Academic journal article Attention, Perception and Psychophysics

Top-Down Deactivation of Interference from Irrelevant Spatial or Verbal Stimulus Features

Academic journal article Attention, Perception and Psychophysics

Top-Down Deactivation of Interference from Irrelevant Spatial or Verbal Stimulus Features

Article excerpt

Published online: 1 My 2014

(Q> The Psychonomic Society, Inc. 2014

Abstract The selective-attention model of Houghton and Tipper (1994) assumes top-down deactivation of (conflicting) distractor representations as a mechanism of visual attention. Deactivation should produce an inverted-U- shaped activation function for distractor representations. In a recent study, Frings, Wentura, and Wiihr (2012) tested this prediction in a variant of the flanker task in which a cue sometimes required participants to respond to the distractors rather than to the target. When reaction times and error rates were plotted as a function of the target-cue stimulus onset asynchrony, a quadratic trend emerged, consistent with the notion of distractor deactivation. However, in the flanker task, an alternative explanation for the quadratic trend in terms of attentional zooming is possible. The present experiments tested the deactivation account against the attentional-zooming account with the Stroop and the Simon task, in which attentional zooming should have minimal effects on distractor processing, because the target and distractor are presented at the same spatial location. Both experiments replicated the quadratic trend in the performance functions for responses to incongruent distractors, and additionally showed linear trends in the performance functions for responses to congruent distractors. These results provide additional support for the notion of top-down deactivation of distractor representations as a mechanism of visual selective attention.

Keywords Visual selective attention * Deactivation * Cue * Simon task * Stroop task

Human action is usually directed toward a small subset of those objects that are simultaneously present in our environ- ment. In order to support the control of actions, selective attention is assumed to facilitate processing of the action- relevant features of action-relevant objects (e.g., Allport, 1987; Neumann, 1987). Whereas it is widely agreed that attention facilitates the processing of relevant visual informa- tion by activation processes (e.g., Pashler, 1998), it is less clear how attention deals with the representation of irrelevant distractor stimuli. For example, several selection models as- sume that distractor representations become inhibited, at least for a short period of time (e.g., Houghton & Tipper, 1994; Schrobsdorff et al., 2007; Treisman, 1960). However, both the existence and the possible characteristics of attentional inhi- bition are issues of considerable debate (e.g., Dagenbach & Carr, 1994; Gorfein & MacLeod, 2007; MacLeod, Dodd, Sheard, Wilson, & Bibi, 2003). In this article, we apply a new method for measuring the processing of irrelevant fea- tures in different selective-attention tasks (see Frings, Wentura, & Wiihr, 2012). The basic idea follows the selective-attention model of Houghton and Tipper (1994), which offers a general approach for understanding selection between relevant and irrelevant information.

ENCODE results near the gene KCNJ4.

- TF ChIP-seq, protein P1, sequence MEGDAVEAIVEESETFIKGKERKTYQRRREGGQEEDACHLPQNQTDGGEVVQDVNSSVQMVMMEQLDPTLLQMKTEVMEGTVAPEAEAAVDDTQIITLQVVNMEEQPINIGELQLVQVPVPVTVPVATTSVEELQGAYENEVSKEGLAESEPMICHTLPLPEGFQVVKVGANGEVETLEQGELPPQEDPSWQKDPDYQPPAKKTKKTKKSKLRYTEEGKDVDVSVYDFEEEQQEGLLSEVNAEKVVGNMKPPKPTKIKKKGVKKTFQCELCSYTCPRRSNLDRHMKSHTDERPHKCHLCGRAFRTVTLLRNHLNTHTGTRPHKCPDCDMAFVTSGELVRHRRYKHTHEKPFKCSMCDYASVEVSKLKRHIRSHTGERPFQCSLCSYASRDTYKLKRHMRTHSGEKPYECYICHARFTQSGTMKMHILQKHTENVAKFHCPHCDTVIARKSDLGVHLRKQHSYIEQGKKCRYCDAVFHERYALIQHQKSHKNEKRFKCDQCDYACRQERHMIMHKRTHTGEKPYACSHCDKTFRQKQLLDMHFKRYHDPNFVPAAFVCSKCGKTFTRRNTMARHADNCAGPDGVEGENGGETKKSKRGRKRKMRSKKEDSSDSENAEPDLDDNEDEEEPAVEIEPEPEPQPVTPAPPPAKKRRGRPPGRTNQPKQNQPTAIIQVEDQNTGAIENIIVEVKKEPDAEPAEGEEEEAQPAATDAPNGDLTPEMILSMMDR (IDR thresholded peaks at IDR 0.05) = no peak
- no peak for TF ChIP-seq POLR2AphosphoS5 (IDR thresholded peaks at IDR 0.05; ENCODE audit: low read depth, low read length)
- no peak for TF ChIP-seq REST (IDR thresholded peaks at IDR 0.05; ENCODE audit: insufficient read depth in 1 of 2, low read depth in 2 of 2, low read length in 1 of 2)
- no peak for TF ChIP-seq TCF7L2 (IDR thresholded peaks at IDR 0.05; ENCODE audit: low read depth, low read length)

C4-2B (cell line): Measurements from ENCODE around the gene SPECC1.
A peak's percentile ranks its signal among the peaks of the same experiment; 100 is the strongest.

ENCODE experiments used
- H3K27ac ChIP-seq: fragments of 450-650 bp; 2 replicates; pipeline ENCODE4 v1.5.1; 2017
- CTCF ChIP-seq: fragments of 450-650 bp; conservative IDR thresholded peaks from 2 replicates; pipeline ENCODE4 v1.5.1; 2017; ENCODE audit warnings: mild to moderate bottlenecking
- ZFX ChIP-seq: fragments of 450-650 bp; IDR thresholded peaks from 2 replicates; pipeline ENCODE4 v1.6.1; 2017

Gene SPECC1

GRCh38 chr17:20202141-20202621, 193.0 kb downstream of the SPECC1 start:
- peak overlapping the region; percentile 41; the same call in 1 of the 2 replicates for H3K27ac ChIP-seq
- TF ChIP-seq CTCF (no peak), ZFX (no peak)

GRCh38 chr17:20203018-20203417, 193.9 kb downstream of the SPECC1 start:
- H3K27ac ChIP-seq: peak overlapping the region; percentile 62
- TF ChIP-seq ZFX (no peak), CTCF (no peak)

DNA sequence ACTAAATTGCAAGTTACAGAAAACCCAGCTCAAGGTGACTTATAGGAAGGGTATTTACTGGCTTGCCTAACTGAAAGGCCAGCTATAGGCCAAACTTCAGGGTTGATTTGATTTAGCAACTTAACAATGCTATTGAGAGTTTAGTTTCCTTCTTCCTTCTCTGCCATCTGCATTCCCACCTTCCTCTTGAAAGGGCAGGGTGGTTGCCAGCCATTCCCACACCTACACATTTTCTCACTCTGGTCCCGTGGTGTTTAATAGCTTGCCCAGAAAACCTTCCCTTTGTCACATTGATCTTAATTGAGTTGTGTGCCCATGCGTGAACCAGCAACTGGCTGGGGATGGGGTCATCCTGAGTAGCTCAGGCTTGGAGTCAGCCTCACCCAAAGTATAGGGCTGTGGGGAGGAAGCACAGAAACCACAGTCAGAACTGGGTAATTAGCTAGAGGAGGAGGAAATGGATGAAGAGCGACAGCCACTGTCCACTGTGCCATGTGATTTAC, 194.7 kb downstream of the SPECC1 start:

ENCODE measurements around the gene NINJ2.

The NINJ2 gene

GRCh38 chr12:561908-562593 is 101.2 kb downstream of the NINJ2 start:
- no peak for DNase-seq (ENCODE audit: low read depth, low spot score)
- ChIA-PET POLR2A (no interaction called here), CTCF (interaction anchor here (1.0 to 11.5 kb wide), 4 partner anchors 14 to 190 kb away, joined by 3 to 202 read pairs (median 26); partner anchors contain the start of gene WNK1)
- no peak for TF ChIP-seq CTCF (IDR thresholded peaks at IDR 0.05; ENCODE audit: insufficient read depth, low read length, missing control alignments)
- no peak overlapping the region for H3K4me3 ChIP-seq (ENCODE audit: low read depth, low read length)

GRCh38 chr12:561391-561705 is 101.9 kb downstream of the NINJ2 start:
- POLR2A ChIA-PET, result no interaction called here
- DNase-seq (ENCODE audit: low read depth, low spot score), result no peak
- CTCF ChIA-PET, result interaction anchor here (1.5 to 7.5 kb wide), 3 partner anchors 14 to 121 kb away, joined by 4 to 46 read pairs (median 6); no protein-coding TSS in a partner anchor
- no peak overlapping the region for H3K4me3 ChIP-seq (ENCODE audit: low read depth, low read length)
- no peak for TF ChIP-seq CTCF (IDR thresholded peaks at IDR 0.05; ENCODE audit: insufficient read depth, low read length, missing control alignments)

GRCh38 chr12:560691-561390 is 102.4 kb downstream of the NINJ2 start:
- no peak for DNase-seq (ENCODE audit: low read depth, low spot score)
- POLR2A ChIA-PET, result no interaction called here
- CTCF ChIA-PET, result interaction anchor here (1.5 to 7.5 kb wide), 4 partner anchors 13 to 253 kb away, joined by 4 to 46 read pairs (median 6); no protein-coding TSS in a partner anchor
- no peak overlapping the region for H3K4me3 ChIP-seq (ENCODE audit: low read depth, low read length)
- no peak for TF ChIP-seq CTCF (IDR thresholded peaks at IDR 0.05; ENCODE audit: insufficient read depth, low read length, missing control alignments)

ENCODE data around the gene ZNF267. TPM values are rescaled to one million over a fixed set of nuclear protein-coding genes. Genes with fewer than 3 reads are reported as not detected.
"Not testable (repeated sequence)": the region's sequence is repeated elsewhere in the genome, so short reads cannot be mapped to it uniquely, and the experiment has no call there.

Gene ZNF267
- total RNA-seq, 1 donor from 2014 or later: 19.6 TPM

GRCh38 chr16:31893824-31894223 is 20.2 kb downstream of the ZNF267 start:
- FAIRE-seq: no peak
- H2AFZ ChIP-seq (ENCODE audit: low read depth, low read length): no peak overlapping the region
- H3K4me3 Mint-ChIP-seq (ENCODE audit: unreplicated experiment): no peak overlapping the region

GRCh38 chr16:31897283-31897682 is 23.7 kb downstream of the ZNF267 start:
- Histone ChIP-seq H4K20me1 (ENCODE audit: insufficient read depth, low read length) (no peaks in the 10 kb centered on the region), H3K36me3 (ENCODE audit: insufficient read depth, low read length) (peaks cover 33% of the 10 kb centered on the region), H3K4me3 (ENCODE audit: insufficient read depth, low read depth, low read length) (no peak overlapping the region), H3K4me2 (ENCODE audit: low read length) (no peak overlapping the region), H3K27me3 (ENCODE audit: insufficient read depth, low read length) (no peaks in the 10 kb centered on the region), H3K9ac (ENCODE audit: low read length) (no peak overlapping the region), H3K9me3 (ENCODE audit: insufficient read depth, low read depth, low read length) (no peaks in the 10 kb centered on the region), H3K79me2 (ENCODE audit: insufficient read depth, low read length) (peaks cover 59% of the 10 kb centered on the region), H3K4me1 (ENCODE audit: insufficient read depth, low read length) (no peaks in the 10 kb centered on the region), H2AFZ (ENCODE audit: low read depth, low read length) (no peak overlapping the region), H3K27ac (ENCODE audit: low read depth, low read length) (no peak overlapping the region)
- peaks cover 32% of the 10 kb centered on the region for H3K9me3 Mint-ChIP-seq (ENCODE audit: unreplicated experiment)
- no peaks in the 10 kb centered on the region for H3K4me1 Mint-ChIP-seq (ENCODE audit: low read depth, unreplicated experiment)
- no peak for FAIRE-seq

At the core of the selective-attention model of Houghton and Tipper (1994, 1996) are the activation values of cognitive codes representing the features of target and distractor stimuli. These stimulus codes receive activation and deactivation from different sources. The presence of the target and the distractor stimulus in the environment provides bottom-up activation for the respective codes. Moreover, the stimulus codes that match a stored template of target features receive additional activa- tion from top-down sources, whereas the nonmatching stim- ulus codes receive top-down deactivation. As a result, external and internal sources will increase the activation value of the target codes, whereas external activation and internal deactivation are assumed to keep the activation value of distractor codes at resting level. A decision or response is triggered when the difference between the activation levels of target and distractor representations exceeds a threshold value. …

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